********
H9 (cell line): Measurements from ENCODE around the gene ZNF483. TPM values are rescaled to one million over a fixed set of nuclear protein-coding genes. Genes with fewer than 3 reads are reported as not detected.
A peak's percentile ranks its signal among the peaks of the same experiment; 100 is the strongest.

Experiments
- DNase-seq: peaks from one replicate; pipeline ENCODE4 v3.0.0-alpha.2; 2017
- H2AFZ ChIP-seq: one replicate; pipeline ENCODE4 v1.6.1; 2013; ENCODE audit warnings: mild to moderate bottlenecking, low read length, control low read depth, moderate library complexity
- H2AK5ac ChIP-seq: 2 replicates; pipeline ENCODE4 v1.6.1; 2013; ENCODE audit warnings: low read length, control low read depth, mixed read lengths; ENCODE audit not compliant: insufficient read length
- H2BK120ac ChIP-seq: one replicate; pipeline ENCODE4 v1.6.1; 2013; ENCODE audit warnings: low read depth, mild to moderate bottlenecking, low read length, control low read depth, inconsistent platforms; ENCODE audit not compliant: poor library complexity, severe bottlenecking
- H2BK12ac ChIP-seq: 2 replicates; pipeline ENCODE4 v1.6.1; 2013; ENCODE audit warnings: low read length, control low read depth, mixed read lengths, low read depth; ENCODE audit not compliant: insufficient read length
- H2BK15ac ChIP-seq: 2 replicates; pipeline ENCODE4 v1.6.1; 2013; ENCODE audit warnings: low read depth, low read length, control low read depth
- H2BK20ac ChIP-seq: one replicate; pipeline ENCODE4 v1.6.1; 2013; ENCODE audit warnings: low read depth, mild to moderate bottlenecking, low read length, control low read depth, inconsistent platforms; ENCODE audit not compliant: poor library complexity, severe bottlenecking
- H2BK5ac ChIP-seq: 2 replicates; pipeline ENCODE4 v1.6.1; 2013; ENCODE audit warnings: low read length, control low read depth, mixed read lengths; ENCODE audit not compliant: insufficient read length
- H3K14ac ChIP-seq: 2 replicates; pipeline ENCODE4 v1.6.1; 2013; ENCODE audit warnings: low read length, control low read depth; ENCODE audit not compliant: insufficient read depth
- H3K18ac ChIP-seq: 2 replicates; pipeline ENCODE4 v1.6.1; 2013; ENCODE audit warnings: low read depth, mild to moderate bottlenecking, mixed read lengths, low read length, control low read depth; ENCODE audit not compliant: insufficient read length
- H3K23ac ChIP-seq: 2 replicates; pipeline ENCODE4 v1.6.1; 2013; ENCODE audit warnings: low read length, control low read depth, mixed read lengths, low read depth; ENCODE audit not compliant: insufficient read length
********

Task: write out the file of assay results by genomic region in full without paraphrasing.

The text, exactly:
H9 (cell line): Measurements from ENCODE around the gene ZNF483. TPM values are rescaled to one million over a fixed set of nuclear protein-coding genes. Genes with fewer than 3 reads are reported as not detected.
A peak's percentile ranks its signal among the peaks of the same experiment; 100 is the strongest.

Experiments
- DNase-seq: peaks from one replicate; pipeline ENCODE4 v3.0.0-alpha.2; 2017
- H2AFZ ChIP-seq: one replicate; pipeline ENCODE4 v1.6.1; 2013; ENCODE audit warnings: mild to moderate bottlenecking, low read length, control low read depth, moderate library complexity
- H2AK5ac ChIP-seq: 2 replicates; pipeline ENCODE4 v1.6.1; 2013; ENCODE audit warnings: low read length, control low read depth, mixed read lengths; ENCODE audit not compliant: insufficient read length
- H2BK120ac ChIP-seq: one replicate; pipeline ENCODE4 v1.6.1; 2013; ENCODE audit warnings: low read depth, mild to moderate bottlenecking, low read length, control low read depth, inconsistent platforms; ENCODE audit not compliant: poor library complexity, severe bottlenecking
- H2BK12ac ChIP-seq: 2 replicates; pipeline ENCODE4 v1.6.1; 2013; ENCODE audit warnings: low read length, control low read depth, mixed read lengths, low read depth; ENCODE audit not compliant: insufficient read length
- H2BK15ac ChIP-seq: 2 replicates; pipeline ENCODE4 v1.6.1; 2013; ENCODE audit warnings: low read depth, low read length, control low read depth
- H2BK20ac ChIP-seq: one replicate; pipeline ENCODE4 v1.6.1; 2013; ENCODE audit warnings: low read depth, mild to moderate bottlenecking, low read length, control low read depth, inconsistent platforms; ENCODE audit not compliant: poor library complexity, severe bottlenecking
- H2BK5ac ChIP-seq: 2 replicates; pipeline ENCODE4 v1.6.1; 2013; ENCODE audit warnings: low read length, control low read depth, mixed read lengths; ENCODE audit not compliant: insufficient read length
- H3K14ac ChIP-seq: 2 replicates; pipeline ENCODE4 v1.6.1; 2013; ENCODE audit warnings: low read length, control low read depth; ENCODE audit not compliant: insufficient read depth
- H3K18ac ChIP-seq: 2 replicates; pipeline ENCODE4 v1.6.1; 2013; ENCODE audit warnings: low read depth, mild to moderate bottlenecking, mixed read lengths, low read length, control low read depth; ENCODE audit not compliant: insufficient read length
- H3K23ac ChIP-seq: 2 replicates; pipeline ENCODE4 v1.6.1; 2013; ENCODE audit warnings: low read length, control low read depth, mixed read lengths, low read depth; ENCODE audit not compliant: insufficient read length